R Consortium recently caught up with Emmanuel Olamijuwon and Nontsikelelo Shongwe, organizers of the Eswatini R Users Group (Twitter: EswatiniUseR). They discussed how the R user base is growing in Eswatini and how the pandemic has affected them. (Eswatini is located in southeastern Africa, surrounded by South Africa and Mozambique.) Although the COVID pandemic really affected their community, the group is gearing up to restore the former status quo before the pandemic hit.
What is the R community like in Eswatini?
The R community in Eswatini is expanding significantly, and we are optimistic it will continue doing so. Apart from tertiary students and the corporate world, there have been calls for adoption and use of Free and Open-Source Software in teaching and learning in Eswatini’s secondary and high school. This is perhaps the reason behind the growth of the R community in the country.
How has COVID affected your ability to connect with members?
The COVID pandemic has greatly affected us. We haven’t been able to meet physically because of the restrictions that came with the pandemic. Having virtual meetings has also been impossible due to limited internet connectivity — not everyone has internet access because of the cost — and for those with internet access, the speed is slow.
In the past year, did you have to change your techniques to connect and collaborate with members?
The Internet has always been a challenge that’s why we haven’t been able to use any online platforms, such as GitHub or Zoom. We have only used WhatsApp, but only for the organizers so we could share important communications.
Can you tell us about one recent presentation or speaker that was especially interesting and what was the topic and why was it so interesting?
We had Heather Turner do a presentation on diversity and inclusion in R. It was exciting to see what R-Ladies community groups are doing and how we fit in as a community.
What trends do you see in R language affecting your organization over the next year?
I am not sure if this is a trend, but I would love to see R incorporated with Python. Not necessarily to see which language is better but in order to get maximum results from the two.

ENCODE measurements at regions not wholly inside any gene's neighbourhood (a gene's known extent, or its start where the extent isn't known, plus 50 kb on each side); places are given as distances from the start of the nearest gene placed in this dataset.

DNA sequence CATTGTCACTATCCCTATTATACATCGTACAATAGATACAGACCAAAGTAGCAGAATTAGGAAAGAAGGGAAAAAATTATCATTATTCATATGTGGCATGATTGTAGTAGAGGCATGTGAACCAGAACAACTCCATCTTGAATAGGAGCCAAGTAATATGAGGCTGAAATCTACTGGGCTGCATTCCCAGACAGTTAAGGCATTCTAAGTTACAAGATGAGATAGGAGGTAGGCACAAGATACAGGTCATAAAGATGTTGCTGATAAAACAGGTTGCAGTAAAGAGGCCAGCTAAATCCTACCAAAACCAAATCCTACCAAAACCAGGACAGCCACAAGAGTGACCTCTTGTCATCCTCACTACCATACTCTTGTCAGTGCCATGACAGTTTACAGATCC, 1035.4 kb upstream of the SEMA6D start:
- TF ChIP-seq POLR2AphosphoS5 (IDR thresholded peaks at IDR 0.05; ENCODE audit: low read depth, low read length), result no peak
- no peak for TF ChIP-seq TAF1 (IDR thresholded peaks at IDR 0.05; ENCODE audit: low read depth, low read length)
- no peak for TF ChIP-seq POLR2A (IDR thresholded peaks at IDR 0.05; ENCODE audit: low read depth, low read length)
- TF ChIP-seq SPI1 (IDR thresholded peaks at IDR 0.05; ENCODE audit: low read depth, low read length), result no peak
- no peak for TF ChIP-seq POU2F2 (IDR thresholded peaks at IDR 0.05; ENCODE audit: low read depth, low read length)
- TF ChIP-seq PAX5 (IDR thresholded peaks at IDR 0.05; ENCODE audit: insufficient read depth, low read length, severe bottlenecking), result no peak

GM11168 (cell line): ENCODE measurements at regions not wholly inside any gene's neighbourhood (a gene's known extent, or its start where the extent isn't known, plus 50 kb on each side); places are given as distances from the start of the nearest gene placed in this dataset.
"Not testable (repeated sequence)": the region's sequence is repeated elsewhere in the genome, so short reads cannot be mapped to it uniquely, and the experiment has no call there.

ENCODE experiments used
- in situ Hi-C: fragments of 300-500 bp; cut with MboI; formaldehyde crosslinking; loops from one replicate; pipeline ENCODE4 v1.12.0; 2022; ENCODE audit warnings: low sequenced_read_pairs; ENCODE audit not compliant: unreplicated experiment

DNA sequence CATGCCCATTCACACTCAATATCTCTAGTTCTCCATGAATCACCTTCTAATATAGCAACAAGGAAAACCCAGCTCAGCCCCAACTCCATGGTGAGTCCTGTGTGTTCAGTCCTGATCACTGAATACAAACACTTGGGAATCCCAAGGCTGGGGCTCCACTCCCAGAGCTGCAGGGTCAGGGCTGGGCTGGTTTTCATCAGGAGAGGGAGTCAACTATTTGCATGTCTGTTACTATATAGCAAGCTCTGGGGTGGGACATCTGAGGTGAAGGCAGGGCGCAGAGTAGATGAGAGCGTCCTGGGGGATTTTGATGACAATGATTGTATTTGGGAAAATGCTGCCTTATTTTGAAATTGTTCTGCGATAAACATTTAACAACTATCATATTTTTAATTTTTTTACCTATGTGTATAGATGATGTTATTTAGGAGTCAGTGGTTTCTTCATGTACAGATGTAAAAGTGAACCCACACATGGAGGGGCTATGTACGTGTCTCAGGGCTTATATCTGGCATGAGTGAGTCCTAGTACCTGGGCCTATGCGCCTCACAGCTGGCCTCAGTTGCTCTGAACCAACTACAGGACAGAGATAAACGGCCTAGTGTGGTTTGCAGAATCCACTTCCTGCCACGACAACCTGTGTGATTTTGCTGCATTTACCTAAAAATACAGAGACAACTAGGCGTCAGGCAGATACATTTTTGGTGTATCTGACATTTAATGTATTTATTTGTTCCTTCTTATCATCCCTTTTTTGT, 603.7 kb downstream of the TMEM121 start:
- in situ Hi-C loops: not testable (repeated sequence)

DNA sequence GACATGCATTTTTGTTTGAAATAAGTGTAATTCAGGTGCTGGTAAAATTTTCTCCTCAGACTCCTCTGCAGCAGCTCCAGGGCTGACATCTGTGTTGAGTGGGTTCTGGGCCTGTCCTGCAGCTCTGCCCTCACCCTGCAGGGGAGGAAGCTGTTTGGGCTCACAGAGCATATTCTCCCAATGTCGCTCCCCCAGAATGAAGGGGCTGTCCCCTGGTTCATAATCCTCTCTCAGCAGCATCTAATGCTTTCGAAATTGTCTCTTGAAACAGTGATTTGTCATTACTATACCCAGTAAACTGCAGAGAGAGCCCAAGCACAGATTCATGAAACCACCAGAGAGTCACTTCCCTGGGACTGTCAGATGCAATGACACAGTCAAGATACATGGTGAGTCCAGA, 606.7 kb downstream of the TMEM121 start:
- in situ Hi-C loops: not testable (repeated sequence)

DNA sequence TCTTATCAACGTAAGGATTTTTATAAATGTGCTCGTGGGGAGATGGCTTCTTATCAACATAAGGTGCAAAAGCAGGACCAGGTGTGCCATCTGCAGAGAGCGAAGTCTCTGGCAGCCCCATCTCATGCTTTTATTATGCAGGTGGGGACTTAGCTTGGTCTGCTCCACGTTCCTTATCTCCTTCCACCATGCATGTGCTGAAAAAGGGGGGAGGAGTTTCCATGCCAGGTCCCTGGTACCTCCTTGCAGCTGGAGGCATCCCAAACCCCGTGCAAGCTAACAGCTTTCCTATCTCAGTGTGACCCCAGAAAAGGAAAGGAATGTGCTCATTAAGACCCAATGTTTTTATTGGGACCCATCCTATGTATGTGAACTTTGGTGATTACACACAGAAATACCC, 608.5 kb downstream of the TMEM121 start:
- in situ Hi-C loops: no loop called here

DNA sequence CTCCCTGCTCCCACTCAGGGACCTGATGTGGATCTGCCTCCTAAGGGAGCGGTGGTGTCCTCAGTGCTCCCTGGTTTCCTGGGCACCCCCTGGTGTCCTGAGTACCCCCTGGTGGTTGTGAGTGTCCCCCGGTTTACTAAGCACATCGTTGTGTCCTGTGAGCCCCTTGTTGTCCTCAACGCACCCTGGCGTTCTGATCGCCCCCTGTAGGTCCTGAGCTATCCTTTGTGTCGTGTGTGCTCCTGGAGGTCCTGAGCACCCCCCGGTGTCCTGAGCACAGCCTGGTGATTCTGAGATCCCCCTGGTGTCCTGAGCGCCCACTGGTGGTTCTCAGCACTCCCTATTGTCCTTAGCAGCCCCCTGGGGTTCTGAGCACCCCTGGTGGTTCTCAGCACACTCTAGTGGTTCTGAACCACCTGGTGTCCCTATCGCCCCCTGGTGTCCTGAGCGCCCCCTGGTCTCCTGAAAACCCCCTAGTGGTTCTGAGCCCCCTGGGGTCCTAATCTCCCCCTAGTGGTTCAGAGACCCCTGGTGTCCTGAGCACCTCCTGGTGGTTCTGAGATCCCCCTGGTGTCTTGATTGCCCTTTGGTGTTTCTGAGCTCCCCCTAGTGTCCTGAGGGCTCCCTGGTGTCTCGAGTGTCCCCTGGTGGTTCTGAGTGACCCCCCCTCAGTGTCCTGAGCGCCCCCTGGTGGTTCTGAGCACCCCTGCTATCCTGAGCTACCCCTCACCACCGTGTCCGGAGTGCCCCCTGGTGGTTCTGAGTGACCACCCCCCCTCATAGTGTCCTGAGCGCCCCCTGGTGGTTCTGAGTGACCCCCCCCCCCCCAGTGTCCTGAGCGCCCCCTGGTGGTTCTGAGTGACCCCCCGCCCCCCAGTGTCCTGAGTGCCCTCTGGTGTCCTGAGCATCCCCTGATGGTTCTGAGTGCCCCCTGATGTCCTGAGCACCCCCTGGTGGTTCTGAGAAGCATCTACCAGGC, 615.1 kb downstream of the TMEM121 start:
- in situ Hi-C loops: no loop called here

Do you know of any data journalism efforts by your members? If not, are there particular data journalism projects that you’ve seen in the last year that you feel had a positive impact on society?
Currently not really any. However, we heard in the local newspaper of an initiative UN Eswatini was running to educate journalists in the country about data journalism. That’s the only data journalism project we have heard about.
Of the Funded Projects by the R Consortium, do you have a favorite project? Why is it your favorite?
Emmanuel: I love the Setting up an R-Girls Schools Network project. It is my favorite probably because I joined the R community through R-Ladies South Africa. I had gone to one of their meetings and one of the organizers advised me to start an R-User group so I started. I love its goal which is to increase representation and participation of girls in R. This happens to be one of the things I would love to see as well.
Of the Active Working Groups, which is your favorite? Why is it your favorite?
Nontsikelelo: My favorite is R/Pharma. It is my favorite because it focuses on easening decision-making environments and health technology assessment for Health Analysts through utilizing R.
When is your next event? Please give details!
We are still in talks with other organizers when we can have our next meeting.
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